When I first started practicing family law in Massachusetts, it seemed as if alimony was becoming an endangered species: other than traditional-role, long-term marriages, you rarely saw it. This was because under Massachusetts law at the time, the Court could not order alimony for a definite period of time after a trial. The Court was only empowered to order alimony for an indefinite period of time, leaving it up to the parties and their attorneys to bring a subsequent Complaint for Modification once the reason for the alimony had ended, or the paying spouse became disabled, unemployed, under-employed, or had reached retirement age. The alimony statute in effect at that time, M.G.L. chapter 208, sec. 34, did not contemplate limited duration orders, or provide any guidance as to calculation of the amount, leaving everything in the judge's discretion after considering the enumerated factors, such as age, length of marriage, contribution, etc. Judges were reluctant to order alimony in relatively short-term or shorter-term marriages, as it could result in a lifetime obligation.
Most alimony judgments were agreed-upon after negotiation. The parties were free to do what the Court could not, that is: agree to a limited duration of alimony, which provided a degree of security, and omitted the need to return to Court in the future, saving the parties time and attorneys fees. This eliminated the uncertainty of the future, and saved people from having to litigate issues such as whether their retirement was "in good faith". The parties that could agree did not have to spend untold thousands of dollars "rolling the dice"; the parties that could not agree ended up litigating alimony amounts, duration, whether a material change in circumstances has occurred, and whether alimony obligations should end at retirement. In some cases, the litigation and bringing of Modification Complaints went on for decades.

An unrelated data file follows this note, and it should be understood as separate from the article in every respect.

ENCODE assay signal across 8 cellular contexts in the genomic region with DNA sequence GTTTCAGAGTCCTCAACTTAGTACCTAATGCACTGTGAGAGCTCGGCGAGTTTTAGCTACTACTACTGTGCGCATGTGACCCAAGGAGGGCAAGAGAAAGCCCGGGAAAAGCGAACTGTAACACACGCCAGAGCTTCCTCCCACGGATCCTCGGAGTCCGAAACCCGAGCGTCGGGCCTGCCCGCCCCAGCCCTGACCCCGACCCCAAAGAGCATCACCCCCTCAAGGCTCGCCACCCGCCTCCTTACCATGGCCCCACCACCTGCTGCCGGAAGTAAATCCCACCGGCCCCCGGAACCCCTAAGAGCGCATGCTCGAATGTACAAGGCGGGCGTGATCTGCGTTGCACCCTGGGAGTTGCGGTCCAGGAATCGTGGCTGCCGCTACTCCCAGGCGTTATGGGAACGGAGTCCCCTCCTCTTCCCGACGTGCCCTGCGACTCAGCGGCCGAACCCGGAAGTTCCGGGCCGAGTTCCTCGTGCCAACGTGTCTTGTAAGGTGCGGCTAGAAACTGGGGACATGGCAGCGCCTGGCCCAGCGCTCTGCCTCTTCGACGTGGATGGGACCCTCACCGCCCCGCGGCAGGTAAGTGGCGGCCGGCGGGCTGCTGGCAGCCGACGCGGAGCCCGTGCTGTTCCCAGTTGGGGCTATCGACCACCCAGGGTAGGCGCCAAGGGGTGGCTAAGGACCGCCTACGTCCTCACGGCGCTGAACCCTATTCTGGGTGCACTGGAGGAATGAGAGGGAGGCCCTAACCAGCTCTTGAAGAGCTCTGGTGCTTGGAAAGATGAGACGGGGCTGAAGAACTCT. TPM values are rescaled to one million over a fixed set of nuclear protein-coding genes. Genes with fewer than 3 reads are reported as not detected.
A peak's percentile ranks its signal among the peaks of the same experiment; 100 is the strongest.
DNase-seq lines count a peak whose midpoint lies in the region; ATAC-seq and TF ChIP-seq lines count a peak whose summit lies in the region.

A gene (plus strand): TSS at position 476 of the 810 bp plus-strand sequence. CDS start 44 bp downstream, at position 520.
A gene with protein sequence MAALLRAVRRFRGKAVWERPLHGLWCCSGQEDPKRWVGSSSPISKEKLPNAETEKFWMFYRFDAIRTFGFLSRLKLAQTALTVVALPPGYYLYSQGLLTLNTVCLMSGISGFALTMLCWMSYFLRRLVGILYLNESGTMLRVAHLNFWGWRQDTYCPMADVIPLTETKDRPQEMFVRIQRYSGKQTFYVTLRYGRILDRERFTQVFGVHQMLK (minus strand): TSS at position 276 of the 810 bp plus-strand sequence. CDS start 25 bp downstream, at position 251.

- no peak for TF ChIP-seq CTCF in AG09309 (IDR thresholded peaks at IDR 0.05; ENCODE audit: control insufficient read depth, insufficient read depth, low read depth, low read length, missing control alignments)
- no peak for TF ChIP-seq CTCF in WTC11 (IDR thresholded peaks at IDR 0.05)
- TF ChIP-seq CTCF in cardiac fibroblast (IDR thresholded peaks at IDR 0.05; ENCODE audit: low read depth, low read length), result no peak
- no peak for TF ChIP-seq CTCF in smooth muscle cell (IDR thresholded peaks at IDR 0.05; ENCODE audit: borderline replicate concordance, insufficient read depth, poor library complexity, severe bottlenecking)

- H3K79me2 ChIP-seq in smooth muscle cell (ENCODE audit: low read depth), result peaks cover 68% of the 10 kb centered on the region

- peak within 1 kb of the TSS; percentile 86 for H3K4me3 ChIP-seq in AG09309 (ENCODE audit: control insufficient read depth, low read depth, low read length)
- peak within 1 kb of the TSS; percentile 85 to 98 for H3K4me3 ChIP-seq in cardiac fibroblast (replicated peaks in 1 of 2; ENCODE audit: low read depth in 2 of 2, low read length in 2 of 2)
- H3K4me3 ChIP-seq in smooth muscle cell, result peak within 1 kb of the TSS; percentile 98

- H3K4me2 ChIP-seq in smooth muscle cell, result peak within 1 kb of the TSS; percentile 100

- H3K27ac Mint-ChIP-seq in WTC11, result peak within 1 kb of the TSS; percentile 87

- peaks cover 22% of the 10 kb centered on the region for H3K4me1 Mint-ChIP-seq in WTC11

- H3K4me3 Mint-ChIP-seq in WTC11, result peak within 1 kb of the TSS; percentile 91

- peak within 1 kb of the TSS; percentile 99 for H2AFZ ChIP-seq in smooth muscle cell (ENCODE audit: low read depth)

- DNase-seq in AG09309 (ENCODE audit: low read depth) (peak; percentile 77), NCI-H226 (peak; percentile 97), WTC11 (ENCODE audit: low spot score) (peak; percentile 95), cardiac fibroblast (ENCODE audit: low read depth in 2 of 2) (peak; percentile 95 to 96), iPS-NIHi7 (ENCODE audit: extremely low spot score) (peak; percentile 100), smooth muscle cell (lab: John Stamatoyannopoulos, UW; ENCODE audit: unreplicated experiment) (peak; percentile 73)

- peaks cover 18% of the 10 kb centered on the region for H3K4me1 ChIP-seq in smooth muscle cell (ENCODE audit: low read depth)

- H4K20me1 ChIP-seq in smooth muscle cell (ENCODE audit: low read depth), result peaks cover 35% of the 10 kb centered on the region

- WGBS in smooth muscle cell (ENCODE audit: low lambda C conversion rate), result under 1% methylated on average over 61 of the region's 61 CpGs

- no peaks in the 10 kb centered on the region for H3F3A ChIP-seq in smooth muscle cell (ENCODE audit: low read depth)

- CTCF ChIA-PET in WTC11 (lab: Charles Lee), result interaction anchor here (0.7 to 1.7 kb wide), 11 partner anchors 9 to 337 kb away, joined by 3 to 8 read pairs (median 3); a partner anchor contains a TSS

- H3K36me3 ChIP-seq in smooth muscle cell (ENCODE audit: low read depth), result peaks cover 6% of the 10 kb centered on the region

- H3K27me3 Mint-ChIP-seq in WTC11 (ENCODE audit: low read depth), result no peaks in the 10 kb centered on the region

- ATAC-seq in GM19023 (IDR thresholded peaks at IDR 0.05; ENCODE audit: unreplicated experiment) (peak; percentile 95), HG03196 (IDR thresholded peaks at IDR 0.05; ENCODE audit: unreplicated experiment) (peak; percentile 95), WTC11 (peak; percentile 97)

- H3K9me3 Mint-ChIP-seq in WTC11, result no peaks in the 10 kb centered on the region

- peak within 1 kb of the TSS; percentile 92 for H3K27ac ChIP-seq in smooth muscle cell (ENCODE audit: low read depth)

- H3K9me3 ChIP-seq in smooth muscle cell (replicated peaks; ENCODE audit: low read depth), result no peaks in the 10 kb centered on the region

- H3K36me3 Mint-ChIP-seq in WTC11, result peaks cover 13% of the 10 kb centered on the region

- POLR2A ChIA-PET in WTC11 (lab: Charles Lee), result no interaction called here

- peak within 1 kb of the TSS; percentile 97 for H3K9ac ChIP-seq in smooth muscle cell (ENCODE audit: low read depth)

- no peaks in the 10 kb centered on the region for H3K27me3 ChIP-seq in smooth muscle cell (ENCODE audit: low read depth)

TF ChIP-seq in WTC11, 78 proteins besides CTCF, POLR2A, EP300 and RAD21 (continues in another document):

In 2011, Massachusetts finally joined the majority of states in passing the Alimony Reform Act, and setting limited duration alimony based on the the length of marriage. Where there is a substantial difference in income, and no agreement to the contrary, the Court may order general alimony as follows:
a. Where the length of marriage is less than five (5) years, alimony may last for not longer than one-half the number of months of the marriage.
b. Where the length of marriage is ten (10) years or less, but more than five, alimony may last for not longer than sixty (60%) percent of the number of months of the marriage.
c. A 10-15 year marriage is limited to seventy (70%) percent of the number of months married.
d. A 15-20 year marriage is limited to eighty (80%) percent of the number of months married.
e. A marriage of longer than twenty (20) years allows the court to do what it always did in the past, and order an indefinite term of alimony.
Unlike before, there is now a presumption that alimony terminates upon the payor reaching full retirement age, and the ability to keep working after that age is not, by itself, grounds for continuing alimony.
"Length of marriage" is calculated from the date of marriage until the date that one of the parties is served with a Divorce Complaint and Summons.
The new law also changed existing law by allowing alimony to be terminated if the recipient spouse is cohabitating with another person for three months or longer. The delineation of factors is contained in M.G.L. C.208, sec.49(d).
Many issues continue to be litigated in interpreting this relatively new act, which will be discussed in later blogs on this topic. One case which came down in 2014, Holmes v. Holmes
, 467 Mass. 653 (2014), holds that the clock doesn't start running on the duration of alimony payments until the final judgment of divorce enters, and does not include the period of time when temporary support was paid while the divorce proceedings were pending. This could easily add one or two more years of payments in cases which do not settle, and should be taken into account when negotiating settlement.
In addition to the changes to General Term alimony outlined above, the 2011 Alimony Reform Act also created or codified several limited situation forms of alimony, as well as created standards for the calculation of alimony. I will deal with these issues in Part II.
All legal advice is fact-specific, and you should never rely solely on an article you have read in making major life decisions. If you have any questions as to how this new law pertains to your personal situation, feel free to contact me directly, or through my web site at www.lawyervisconti.com.